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[Interview] TRAILER CONVOS WITH HOMESHAKE AT FYF 2017 - Magnetic Magazine
Under LA's palm trees and behind FYF's massive stages, we sit down with Peter Sagar of Homeshake.

As an LA native, one of our favorite ways to enjoy music is cruising with the homies, and despite the cliché imagery, that shit never gets old. Ever since my trusted friend on the aux first played Homeshake’s “Give it to Me” (off their second album Midnight Snack), I’ve been hooked. The band’s soft, yet groovy guitar chords capture your intrigue, and when you let those melodies simmer and set in, you won’t want to shake the good feelings that are evoked.

Fast forward to Day 2 of FYF 2017. Homeshake released their third album Fresh Air, and is rounding off their west coast tour. I had the chance to sit down with Peter Sagar, frontman of Homeshake, before their afternoon set. A casual conversation follows, including: thoughts on the Canadian music scene, creative process, sadness as inspiration, changes about Fresh Air, and today’s exciting music climate—plus some fun fill-in-the blanks at the end. (**idk if this is necessary, you can take out: Unfortunately, my phone with pictures and videos from the performance was stolen).

This interview has been edited for clarity.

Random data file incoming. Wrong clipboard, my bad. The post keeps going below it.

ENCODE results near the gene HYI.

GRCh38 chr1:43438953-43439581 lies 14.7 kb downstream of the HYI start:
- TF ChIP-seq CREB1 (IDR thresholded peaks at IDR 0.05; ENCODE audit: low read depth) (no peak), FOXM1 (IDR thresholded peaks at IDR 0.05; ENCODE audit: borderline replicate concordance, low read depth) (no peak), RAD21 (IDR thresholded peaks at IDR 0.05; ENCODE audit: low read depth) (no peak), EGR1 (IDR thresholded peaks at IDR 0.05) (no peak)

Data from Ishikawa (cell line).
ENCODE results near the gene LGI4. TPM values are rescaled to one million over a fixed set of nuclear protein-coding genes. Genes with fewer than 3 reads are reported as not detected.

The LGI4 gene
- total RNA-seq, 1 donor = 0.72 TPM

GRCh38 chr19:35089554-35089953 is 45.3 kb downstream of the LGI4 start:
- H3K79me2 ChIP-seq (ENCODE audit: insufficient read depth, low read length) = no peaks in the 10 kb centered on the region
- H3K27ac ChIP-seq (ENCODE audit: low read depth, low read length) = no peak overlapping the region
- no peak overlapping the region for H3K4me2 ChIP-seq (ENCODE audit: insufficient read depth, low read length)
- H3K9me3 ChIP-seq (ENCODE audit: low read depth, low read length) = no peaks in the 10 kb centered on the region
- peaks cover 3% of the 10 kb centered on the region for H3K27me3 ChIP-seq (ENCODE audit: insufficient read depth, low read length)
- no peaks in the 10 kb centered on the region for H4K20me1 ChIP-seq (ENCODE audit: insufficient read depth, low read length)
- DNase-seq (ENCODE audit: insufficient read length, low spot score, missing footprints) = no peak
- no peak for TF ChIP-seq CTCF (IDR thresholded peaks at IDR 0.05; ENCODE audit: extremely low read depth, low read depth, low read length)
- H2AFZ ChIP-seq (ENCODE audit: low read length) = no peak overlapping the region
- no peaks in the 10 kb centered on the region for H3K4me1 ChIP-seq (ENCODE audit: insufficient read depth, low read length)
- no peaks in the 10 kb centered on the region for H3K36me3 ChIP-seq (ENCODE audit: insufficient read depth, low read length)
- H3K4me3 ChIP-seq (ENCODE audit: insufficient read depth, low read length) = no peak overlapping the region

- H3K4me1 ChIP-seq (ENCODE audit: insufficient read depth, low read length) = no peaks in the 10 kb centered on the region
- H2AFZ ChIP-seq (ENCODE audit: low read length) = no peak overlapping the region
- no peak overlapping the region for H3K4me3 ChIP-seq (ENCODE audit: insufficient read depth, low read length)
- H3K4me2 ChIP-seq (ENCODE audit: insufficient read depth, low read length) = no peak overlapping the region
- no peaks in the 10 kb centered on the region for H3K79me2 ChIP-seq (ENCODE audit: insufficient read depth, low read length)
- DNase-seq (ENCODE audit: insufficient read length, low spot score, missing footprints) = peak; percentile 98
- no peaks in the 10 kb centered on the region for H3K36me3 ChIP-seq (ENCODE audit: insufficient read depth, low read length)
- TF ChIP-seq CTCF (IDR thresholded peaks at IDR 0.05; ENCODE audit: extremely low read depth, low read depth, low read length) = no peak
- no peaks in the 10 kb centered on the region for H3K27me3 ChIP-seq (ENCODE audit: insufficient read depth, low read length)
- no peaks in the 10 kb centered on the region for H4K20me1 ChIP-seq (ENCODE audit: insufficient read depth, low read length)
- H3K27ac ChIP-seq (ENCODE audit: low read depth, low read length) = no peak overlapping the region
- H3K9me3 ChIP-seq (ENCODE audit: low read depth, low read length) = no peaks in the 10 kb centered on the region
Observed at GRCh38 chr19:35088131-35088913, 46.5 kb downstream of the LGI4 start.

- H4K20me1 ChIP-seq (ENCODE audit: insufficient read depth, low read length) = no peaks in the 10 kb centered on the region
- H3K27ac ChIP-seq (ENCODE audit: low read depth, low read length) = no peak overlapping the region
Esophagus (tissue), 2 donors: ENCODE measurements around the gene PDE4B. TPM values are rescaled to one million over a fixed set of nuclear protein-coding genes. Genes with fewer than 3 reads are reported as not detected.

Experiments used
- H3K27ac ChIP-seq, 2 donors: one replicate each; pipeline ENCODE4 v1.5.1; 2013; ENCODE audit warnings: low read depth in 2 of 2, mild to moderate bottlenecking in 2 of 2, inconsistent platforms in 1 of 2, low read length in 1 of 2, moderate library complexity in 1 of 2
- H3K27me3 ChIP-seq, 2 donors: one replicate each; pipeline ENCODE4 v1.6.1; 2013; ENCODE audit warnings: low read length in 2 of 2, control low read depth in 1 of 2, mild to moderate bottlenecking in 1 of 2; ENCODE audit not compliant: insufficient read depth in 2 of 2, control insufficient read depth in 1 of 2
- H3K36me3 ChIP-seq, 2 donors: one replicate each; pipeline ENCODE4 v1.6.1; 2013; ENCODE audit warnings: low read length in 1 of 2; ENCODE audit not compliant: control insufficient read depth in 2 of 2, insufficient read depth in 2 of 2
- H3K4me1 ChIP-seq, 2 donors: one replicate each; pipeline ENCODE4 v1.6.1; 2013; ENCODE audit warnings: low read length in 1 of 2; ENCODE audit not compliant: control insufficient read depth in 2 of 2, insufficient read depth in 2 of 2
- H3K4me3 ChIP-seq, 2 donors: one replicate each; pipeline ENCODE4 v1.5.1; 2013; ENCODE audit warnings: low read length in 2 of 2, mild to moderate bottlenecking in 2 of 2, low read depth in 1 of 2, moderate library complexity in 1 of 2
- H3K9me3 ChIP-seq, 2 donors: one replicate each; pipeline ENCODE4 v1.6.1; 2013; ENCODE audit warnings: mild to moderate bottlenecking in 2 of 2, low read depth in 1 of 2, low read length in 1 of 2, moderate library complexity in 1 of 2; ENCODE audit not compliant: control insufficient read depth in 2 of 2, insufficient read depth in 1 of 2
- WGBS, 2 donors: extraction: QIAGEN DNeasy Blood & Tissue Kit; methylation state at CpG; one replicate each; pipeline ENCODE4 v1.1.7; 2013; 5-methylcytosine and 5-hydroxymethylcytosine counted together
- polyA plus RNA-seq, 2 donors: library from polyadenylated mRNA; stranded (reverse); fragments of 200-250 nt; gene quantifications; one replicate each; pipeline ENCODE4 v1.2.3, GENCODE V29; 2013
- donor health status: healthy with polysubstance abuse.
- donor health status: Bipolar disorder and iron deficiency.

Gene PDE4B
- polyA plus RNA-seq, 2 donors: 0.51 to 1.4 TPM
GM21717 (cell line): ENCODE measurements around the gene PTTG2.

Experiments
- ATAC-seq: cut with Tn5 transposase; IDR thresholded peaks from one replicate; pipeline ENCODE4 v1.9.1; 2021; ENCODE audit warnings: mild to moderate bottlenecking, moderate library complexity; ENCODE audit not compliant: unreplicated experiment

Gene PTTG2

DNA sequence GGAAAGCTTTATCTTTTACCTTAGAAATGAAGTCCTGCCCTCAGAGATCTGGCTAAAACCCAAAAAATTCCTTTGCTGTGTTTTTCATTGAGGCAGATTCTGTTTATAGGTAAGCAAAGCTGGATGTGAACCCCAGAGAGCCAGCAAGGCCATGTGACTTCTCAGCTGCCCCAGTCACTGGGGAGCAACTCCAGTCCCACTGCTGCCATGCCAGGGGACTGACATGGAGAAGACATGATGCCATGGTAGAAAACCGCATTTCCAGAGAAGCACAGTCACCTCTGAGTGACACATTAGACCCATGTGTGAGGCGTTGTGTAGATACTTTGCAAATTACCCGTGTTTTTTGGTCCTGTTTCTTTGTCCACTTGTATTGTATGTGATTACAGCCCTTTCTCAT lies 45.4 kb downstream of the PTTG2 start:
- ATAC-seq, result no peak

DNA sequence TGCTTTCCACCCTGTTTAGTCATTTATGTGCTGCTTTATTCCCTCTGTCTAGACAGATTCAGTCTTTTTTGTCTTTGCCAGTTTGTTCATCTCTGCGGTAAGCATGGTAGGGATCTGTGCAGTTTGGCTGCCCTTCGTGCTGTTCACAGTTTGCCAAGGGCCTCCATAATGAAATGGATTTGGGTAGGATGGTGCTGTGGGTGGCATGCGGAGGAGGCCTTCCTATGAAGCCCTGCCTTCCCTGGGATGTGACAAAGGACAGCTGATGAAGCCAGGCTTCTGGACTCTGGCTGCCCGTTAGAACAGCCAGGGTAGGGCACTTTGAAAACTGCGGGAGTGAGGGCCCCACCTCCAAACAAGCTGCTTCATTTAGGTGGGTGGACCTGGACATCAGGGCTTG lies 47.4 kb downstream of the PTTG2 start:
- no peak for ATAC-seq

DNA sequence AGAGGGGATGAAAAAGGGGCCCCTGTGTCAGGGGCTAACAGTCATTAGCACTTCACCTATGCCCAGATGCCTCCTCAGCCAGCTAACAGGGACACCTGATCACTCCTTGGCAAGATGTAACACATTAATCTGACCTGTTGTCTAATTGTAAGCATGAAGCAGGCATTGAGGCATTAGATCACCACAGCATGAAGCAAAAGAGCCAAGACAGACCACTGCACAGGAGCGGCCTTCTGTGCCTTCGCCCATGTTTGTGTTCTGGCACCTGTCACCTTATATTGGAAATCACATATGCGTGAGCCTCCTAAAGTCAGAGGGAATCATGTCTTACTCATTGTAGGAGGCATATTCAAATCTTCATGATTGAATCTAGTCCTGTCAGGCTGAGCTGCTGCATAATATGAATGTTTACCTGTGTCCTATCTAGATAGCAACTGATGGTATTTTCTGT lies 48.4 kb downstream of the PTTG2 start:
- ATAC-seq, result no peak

Magnetic Mag: So, you’re about to go on soon. How are you feeling right now?

Peter Sagar: I feel fine. I’m always pretty calm. Festivals are a little more stressful…I’m not a huge fan of festivals.

MM: Yea, I read that your dream festival would be no festivals. Is that because festivals are a little too corporate? Too chaotic/too much?

PS: Yea, those are both reasons. I don’t think festivals are super conducive to the way any music sounds. I don’t think music sounds the best in a giant setting.

MM: And no one’s fully appreciating each…you can’t book a 100 artists and…

PS: Yea, there’s not enough time for each artist. None of them do their whole set, unless you’re like a headliner. So, it’s a little tougher on smaller acts, but I got nothing to complain about. They’re very nice here. I’m in a trailer with AC.

MM: How do you see the music scene in Montreal differently from LA, or US versus Canada?